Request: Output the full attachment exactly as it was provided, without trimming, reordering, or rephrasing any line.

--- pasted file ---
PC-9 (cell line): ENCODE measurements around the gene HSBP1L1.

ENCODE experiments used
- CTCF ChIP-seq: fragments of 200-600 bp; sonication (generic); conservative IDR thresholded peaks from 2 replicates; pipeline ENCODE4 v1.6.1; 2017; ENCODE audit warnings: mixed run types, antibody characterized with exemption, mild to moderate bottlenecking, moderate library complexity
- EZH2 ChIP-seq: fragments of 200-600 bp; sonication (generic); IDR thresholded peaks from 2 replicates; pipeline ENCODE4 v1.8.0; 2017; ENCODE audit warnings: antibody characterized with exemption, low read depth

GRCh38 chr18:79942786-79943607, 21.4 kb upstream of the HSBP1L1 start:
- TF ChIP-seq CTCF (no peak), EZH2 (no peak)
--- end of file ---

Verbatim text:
PC-9 (cell line): ENCODE measurements around the gene HSBP1L1.

ENCODE experiments used
- CTCF ChIP-seq: fragments of 200-600 bp; sonication (generic); conservative IDR thresholded peaks from 2 replicates; pipeline ENCODE4 v1.6.1; 2017; ENCODE audit warnings: mixed run types, antibody characterized with exemption, mild to moderate bottlenecking, moderate library complexity
- EZH2 ChIP-seq: fragments of 200-600 bp; sonication (generic); IDR thresholded peaks from 2 replicates; pipeline ENCODE4 v1.8.0; 2017; ENCODE audit warnings: antibody characterized with exemption, low read depth

GRCh38 chr18:79942786-79943607, 21.4 kb upstream of the HSBP1L1 start:
- TF ChIP-seq CTCF (no peak), EZH2 (no peak)